Can dogs fight against bullying? A lot of kids find relief through Marshall's familiar story.
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Petfinder

You might be surprised about what you can find in a rescue dog. There are remarkable dogs up for adoption in shelters nationwide who just need to find a home. Here's the story of one of them.

Meet Marshall.


All images and GIFs via Marshall The Miracle Dog/YouTube.

Marshall once had a lot stacked against him.

He was one of over 60 animals rescued in 2010 on an episode of Animal Planet's "Confessions: Animal Hoarding."

Out of all the animals, Marshall was in the worst shape. He'd suffered injuries so bad that his medical team didn't think he was going to make it.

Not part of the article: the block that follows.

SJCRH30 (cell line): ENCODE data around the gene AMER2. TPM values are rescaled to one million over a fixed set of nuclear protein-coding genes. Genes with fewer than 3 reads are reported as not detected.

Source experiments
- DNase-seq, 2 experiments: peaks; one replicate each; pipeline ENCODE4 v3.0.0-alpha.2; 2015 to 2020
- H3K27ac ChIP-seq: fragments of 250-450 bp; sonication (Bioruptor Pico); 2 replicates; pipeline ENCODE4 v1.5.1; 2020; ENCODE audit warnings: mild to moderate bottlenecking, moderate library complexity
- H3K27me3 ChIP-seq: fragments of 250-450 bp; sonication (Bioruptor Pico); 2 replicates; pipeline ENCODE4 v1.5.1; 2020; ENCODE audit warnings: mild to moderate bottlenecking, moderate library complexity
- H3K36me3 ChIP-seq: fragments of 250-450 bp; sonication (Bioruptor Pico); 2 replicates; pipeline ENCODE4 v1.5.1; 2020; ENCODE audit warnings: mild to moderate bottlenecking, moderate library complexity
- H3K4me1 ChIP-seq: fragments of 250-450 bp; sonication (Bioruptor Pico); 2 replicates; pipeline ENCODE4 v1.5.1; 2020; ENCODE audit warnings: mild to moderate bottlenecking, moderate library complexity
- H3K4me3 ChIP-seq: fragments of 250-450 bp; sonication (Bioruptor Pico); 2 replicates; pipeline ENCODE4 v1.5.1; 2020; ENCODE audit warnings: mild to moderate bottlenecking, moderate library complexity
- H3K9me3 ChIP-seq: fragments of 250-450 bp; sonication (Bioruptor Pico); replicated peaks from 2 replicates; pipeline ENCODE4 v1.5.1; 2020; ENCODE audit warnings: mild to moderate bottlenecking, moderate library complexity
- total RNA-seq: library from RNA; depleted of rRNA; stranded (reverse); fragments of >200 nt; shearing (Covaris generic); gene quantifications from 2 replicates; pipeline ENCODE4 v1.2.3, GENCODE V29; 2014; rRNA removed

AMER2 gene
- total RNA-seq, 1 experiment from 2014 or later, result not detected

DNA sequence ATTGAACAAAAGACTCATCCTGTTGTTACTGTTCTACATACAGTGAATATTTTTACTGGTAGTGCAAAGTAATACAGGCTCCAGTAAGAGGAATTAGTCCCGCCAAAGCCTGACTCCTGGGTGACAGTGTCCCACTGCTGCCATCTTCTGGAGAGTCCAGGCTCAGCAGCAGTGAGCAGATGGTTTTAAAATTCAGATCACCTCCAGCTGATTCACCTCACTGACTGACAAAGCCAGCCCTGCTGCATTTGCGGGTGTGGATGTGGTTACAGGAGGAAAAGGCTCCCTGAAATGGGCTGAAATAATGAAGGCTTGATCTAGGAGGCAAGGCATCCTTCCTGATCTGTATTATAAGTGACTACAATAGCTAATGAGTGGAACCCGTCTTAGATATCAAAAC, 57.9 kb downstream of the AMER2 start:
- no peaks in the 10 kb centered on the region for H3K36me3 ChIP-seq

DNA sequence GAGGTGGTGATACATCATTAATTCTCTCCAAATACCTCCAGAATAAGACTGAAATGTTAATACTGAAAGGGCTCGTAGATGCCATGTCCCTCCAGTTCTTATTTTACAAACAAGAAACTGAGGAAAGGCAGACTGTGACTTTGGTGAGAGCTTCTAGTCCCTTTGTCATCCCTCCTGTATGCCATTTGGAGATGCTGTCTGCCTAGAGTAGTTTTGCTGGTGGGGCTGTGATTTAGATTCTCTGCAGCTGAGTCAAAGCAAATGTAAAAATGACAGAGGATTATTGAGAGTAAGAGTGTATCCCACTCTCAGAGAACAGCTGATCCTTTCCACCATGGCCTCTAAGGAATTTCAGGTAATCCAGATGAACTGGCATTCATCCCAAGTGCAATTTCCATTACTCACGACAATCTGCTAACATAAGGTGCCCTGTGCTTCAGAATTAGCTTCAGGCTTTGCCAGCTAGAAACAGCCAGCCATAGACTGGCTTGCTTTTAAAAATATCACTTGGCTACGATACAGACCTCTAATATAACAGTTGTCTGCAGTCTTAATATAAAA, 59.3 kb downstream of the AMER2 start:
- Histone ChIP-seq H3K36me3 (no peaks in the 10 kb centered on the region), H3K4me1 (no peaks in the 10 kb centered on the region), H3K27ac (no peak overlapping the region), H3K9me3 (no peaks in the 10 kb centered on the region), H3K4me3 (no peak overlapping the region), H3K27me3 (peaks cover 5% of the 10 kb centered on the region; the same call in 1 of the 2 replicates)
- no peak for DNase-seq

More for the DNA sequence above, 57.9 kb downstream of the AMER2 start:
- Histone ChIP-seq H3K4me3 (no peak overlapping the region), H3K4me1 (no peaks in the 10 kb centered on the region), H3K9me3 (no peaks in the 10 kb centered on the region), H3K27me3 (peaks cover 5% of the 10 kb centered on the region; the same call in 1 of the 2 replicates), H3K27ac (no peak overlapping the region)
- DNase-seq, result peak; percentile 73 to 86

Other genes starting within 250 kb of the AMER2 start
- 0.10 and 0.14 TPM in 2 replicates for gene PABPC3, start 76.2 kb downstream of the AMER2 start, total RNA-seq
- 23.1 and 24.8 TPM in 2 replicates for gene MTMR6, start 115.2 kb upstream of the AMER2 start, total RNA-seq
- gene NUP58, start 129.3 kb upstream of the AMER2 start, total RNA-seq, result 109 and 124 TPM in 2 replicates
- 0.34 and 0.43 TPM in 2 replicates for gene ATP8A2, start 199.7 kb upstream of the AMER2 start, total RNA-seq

But he did. Little by little, Marshall recovered, even learning to walk on three legs after his broken limb had to be amputated.

Marshall 's owner (center) and the vet who saved him (right).


Marshall earned a nickname "Marshall the Miracle Dog."

"(Veterinarians) started calling him a miracle dog because he just persevered and wouldn't quit," said Cyndi Willenbrock, who adopted Marshall from the Humane Society of Missouri.

Realizing children could relate to Marshall inspired his owner to share his story.

Cyndi knew Marshall's journey to overcome his troubled past could resonate with kids who struggled with problems in their own lives. She wrote a children's book about Marshall and used it as a way to talk to kids about courage and acceptance.

She turned this into a larger campaign, called "The Marshall Movement":